In this week’s lesson, I am going to summarize the first two stages of business growth so you can better understand the drivers of success and how they impact your company. However, I recommend you read the timeless article, The Five Stages of Small Business Growth by Neil Churchill and Virginia Lewis, and carefully consider what stage your business is at, and most importantly, what the implications are for growth.
During the First Stage, referred to as Existence or known as the Startup Phase, it is common that the owner/founder does it all. If there are no other members of the team, then it is critical that the founder be able to manage every function of the business from sales to operations and product development. Cash is tight at this stage and there’s a tight alignment of business and personal goals. The key challenges the business faces include:
• Identifying and obtaining customers
• Delivering your product or service
• Ensuring cash flow
• Determining if you can even expand from this initial launch stage
Managing a team, doing heavy strategic planning or implementing sophisticated systems are usually not critical, as you are in true launch mode.
The Second Stage is referred to as Survival. In many ways this stage isn’t that much different than the first stage since you are still heavily reliant upon the owner and perhaps now a small team to do all of the work. There continues to be a delicate balance between revenues and expenses with cash flow challenges impacting your growth. The owner and the business are still tightly integrated and you likely don’t have too many sophisticated systems in place to manage the business. This begins to change at the next stage.
The skills required to lead through each of the different stages of business are really quite different. At every stage, being able to recognize opportunities (getting “lucky breaks”) is critical, and what you might consider to be a lucky opportunity at one stage will seem different in another, since the ability to seize the opportunity will vary at each of these stages. That’s why it’s critical to recognize the different strengths and capabilities needed such as:
• Developing a superior product/service offering
• Selling the product
• Juggling and controlling multiple tasks
Weekly Lesson Five (Try this…)
If you’re in the early stages of growth, you need to make important decisions about the future of your company and your skills, interest and expertise. Consider the challenges below and if you are facing one of these, write down one action that you can take in the next two weeks to improve your situation.
As the owner, I struggle to delegate activities and responsibilities.
Action to Improve Situation:
Our business is constantly struggling with cash flow challenges.
Action to Improve Situation:
My business and personal goals are intertwined.
Action to Improve Situation:
Published by Beth Goldstein, Edge Institute
While I am currently pursuing my doctorate in education at Johns Hopkins University (part-time), I remain passionate about helping small business owners and entrepreneurs accelerate growth. I founded my consulting firm, Marketing Edge Consulting Group, in 1999 and established the company's training division, Edge Institute, in 2013 with a focus on helping small business owners, executives, students and entrepreneurs better understand how their key stakeholders think, what they value and what influences their purchasing decisions. I then show them how to apply this knowledge to create targeted business growth programs that drive revenue growth while increasing profitability and customer loyalty.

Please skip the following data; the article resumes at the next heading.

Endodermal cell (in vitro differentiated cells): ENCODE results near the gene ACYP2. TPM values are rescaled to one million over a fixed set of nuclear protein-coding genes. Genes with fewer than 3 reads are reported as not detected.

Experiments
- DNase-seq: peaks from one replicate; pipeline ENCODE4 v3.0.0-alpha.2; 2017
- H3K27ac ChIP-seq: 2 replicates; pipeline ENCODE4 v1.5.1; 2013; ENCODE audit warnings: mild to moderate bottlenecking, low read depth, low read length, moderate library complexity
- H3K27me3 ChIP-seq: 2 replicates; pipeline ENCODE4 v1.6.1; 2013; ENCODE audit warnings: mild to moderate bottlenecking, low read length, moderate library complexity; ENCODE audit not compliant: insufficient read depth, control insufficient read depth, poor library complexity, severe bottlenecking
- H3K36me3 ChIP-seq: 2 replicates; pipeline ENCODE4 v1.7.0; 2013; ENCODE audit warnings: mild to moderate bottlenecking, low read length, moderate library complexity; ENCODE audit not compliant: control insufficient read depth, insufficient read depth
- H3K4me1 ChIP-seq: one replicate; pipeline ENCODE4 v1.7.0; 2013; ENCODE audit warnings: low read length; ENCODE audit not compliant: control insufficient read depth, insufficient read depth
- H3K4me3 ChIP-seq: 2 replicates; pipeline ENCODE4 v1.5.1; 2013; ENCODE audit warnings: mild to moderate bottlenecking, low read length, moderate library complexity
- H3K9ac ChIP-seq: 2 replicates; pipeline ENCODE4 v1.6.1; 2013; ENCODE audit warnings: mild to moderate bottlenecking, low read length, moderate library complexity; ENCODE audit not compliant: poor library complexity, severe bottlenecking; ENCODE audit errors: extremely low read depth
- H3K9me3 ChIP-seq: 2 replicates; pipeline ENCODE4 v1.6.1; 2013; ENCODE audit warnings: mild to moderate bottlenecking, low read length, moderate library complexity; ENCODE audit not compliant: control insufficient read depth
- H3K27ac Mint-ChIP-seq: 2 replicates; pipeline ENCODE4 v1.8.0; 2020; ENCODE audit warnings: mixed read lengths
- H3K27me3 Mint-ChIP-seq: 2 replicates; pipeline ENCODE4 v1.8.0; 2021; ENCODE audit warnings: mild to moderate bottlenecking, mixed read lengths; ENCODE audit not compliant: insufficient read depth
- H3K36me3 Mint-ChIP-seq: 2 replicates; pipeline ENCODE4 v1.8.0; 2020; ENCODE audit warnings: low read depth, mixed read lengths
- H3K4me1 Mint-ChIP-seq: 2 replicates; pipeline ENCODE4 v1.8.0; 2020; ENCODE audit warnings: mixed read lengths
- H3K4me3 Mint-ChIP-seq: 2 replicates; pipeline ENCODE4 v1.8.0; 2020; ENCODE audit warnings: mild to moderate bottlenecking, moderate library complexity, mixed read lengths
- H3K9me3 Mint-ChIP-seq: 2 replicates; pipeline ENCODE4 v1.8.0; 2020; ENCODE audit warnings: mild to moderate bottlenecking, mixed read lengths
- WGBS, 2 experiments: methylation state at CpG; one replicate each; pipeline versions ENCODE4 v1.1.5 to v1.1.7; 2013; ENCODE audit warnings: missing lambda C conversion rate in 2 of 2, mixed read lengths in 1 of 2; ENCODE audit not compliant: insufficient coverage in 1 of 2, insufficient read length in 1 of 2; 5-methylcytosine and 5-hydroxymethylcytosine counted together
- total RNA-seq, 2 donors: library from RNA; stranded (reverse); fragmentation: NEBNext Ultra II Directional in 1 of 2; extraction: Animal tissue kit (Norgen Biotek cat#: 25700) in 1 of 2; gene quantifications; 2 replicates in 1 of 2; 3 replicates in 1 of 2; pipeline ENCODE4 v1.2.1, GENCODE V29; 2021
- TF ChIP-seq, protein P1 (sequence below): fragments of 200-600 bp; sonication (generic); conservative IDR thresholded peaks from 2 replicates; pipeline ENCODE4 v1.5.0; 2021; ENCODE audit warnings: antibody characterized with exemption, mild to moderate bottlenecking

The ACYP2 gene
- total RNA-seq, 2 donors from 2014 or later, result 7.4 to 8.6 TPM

I teach entrepreneurship and marketing courses at Babson College. Previously I taught marketing courses at the Heller School for Social Policy & Management at Brandeis University. I also spent 13+ years at the Boston University Questrom School of Business where I taught entrepreneurial sales & marketing courses, ran their New Venture Competition for ten years and served as the Faculty Director for the university’s top ranked Online Graduate Certificate in Entrepreneurship Program from 2005 to 2014.
I have conducted business growth workshops throughout the US for organizations ranging from publicly funded groups like the MA Supplier Diversity Office to Fortune 500 companies like Fidelity Investments and Carrier Corporation. I served as the Lead Instructor for Interise’s nationwide training program, run in conjunction with the US SBA: Small Business Association's Emerging Leaders (e200) Initiative, providing training to hundreds of business owners throughout the U.S. I was also the Managing Director for the BU Urban Business Accelerator Program, an educational program that brought students to economically disadvantaged neighborhoods in Boston with the goal of improving financial capacity & business.
For Babson Global, I was on a 3-person MBA design team that created an innovative MBA program for the Mohammad Bin Salman College of Business and Entrepreneurship, Saudi Arabia. I also led the design teams for the Masters in Entrepreneurial Leadership and the 4-year undergraduate marketing degree.
I specialize in custom-designing classroom and online business growth training programs ranging from 1/2 day workshops to intensive 9-month programs for a companies as well as government agencies and organizations. I have taught in the U.S. and abroad including: China, Egypt, Indonesia, Kuwait, Lebanon, Mexico, Nigeria, Oman, Saudi Arabia, Thailand and the United Kingdom.
I have more than 30 years of direct industry experience and hold an MBA from Boston University and a BA in Economics and Sociology from Brandeis University. I am currently pursuing my doctorate in education at Johns Hopkins University School of Education.
View all posts by Beth Goldstein, Edge Institute